The body in its normal state, that is to say, when there is no intervention of mental notions or vital impulses, also knows very well what is good and necessary for it; but for this to be effective in practice, one must educate the child with care and teach him to distinguish his desires from his needs. He should be helped to develop a taste for food that is simple and healthy, substantial and appetising, but free from any useless complications. In his daily food, all that merely stuffs and causes heaviness should be avoided; and above all, he must be taught to eat according to his hunger, neither more nor less, and not to make his meals an occasion to satisfy his greed or gluttony. From one's very childhood, one should know that one eats in order to give strength and health to the body and not to enjoy the pleasures of the palate. Children should be given food that suits their temperament, prepared in a way that ensures hygiene and cleanliness, that is pleasant to the taste and yet very simple. This food should be chosen and apportioned according to the age of the child and his regular activities. It should contain all the chemical and dynamic elements that are necessary for his development and the balanced growth of every part of his body.

Since the child will be given only the food that helps to keep him healthy and provide him with the energy he needs, one must be very careful not to use food as a means of coercion and punishment. The practice of telling a child, "You have not been a good boy, you won't get any dessert", etc., is most harmful. In this way you create in his little consciousness the impression that food is given to him chiefly to satisfy his greed and not because it is indispensable for the proper functioning of his body.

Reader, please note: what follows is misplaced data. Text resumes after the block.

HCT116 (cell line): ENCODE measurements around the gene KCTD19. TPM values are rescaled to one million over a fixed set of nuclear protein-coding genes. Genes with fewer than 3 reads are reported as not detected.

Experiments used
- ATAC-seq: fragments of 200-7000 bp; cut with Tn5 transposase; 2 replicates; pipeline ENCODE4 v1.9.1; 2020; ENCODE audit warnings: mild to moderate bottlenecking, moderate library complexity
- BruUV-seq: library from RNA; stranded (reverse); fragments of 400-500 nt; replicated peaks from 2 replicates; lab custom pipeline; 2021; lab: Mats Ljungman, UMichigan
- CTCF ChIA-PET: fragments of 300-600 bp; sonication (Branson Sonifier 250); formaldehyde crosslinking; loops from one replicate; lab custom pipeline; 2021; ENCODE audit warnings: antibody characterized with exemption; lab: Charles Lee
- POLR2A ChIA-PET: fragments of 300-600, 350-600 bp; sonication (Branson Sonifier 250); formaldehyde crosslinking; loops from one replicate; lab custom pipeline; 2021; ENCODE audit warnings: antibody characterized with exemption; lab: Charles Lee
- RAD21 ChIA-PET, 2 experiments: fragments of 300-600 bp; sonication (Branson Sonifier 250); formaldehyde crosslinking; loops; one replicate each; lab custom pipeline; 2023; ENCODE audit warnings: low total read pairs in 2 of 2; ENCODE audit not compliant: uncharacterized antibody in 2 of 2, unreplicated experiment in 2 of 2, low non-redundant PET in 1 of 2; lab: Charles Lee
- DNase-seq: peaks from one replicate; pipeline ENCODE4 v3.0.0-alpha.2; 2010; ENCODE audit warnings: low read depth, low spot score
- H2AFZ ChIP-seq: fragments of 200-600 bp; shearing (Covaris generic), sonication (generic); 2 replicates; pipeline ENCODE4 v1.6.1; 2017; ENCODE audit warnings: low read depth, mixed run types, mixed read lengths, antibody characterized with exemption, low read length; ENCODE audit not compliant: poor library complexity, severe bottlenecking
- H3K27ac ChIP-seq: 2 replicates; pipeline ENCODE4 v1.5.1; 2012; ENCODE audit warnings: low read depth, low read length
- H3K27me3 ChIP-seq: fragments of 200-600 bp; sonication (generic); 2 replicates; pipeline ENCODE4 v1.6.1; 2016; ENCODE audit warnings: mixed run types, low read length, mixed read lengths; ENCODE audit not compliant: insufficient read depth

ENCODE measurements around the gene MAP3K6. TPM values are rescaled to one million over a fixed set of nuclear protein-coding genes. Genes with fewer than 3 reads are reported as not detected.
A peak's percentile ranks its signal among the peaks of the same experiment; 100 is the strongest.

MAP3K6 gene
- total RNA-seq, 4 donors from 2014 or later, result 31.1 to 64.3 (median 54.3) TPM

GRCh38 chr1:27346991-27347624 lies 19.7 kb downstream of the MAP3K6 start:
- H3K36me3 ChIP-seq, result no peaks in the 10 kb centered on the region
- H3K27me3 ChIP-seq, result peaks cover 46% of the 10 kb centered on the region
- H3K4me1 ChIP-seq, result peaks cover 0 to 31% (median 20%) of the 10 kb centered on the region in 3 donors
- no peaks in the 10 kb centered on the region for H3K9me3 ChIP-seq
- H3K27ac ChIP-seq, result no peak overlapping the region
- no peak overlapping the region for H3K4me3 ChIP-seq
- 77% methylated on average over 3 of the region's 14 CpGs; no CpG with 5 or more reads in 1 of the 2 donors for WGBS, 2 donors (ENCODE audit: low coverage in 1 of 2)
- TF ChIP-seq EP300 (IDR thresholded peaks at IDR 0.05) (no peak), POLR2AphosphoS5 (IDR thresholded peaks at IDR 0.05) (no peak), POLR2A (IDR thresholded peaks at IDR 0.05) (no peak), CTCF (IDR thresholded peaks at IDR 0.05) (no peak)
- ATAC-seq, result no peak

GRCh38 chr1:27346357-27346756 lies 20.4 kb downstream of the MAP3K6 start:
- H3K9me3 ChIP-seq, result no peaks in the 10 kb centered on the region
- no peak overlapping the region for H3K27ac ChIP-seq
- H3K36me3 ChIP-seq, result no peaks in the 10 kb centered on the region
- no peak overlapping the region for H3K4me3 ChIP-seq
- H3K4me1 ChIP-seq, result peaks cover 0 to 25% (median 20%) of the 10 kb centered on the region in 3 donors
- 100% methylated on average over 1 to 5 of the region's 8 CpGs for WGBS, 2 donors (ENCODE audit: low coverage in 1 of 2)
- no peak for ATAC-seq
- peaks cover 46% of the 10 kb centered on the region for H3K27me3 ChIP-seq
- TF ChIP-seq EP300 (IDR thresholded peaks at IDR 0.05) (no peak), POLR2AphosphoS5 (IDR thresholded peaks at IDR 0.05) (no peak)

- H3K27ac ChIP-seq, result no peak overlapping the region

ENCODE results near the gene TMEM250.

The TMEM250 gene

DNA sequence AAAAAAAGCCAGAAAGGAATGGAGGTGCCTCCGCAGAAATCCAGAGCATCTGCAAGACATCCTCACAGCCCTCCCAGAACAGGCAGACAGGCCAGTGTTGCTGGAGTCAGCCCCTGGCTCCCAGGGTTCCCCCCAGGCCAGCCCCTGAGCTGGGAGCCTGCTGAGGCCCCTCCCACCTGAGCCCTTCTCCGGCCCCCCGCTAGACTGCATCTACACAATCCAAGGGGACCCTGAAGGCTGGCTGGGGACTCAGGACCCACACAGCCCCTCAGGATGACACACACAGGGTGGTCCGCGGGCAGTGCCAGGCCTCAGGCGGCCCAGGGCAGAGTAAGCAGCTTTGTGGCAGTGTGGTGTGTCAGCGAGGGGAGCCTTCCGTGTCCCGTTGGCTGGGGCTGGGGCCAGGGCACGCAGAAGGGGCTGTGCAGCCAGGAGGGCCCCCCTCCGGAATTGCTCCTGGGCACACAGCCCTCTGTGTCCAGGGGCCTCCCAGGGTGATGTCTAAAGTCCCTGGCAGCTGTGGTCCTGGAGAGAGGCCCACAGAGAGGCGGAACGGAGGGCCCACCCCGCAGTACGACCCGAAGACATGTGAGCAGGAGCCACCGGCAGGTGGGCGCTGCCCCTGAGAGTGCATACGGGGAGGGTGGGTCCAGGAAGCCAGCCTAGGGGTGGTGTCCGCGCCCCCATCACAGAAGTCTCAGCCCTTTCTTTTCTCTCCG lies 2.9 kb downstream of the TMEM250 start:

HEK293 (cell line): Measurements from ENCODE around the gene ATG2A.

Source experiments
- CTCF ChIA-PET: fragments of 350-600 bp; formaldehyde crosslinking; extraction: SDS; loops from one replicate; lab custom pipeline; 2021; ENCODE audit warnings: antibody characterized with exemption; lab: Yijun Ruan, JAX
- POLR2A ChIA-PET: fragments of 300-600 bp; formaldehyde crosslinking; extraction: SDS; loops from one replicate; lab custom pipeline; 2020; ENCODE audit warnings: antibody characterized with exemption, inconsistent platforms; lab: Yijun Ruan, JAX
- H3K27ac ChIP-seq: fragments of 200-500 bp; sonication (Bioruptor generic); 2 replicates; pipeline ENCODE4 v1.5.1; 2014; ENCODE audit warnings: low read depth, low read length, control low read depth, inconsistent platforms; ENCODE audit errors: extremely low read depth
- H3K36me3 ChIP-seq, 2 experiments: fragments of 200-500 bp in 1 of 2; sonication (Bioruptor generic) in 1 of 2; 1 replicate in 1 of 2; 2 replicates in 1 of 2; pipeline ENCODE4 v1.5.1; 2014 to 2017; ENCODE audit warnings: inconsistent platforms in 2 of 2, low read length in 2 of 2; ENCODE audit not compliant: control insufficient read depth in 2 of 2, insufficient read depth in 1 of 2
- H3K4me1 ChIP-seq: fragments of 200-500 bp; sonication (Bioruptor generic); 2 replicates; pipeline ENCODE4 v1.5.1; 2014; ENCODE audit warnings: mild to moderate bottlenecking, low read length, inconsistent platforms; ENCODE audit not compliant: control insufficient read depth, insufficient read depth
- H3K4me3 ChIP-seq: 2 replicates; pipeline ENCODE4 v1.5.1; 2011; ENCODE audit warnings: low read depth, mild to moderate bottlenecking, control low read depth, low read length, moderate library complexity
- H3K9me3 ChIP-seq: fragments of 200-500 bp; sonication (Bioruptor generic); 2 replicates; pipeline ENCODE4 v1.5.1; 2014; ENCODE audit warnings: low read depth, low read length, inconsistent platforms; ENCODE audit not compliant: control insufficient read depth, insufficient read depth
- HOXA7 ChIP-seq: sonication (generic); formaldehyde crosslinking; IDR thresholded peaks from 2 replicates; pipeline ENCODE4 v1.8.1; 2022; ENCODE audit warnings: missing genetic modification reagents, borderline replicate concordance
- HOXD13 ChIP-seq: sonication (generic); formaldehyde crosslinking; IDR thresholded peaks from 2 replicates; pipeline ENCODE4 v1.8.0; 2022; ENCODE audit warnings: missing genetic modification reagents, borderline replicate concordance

Another thing should be taught to a child from his early years: to enjoy cleanliness and observe hygienic habits. But, in obtaining this cleanliness and respect for the rules of hygiene from the child, one must take great care not to instill into him the fear of illness. Fear is the worst instrument of education and the surest way of attracting what is feared. Yet, while there should be no fear of illness, there should be no inclination for it either. There is a prevalent belief that brilliant minds are found in weak bodies. This is a delusion and has no basis. There was perhaps a time when a romantic and morbid taste for physical unbalance prevailed; but, fortunately, that tendency has disappeared. Nowadays a well-built, robust, muscular, strong and well-balanced body is appreciated at its true value. In any case, children should be taught to respect health and admire the healthy man whose vigorous body knows how to repel attacks of illness. Often a child feigns illness to avoid some troublesome obligation, a work that does not interest him, or simply to soften his parent's hearts and get them to satisfy some caprice. The child must be taught as early as possible that this does not work and that he does not become more interesting by being ill, but rather the contrary. The weak have a tendency to believe that their weakness makes them particularly interesting and to use this weakness and if necessary even illness as a means of attracting the attention and sympathy of the people around them. On no account should this pernicious tendency be encouraged. Children should therefore be taught that to be ill is a sign of weakness and inferiority, not of some virtue or sacrifice.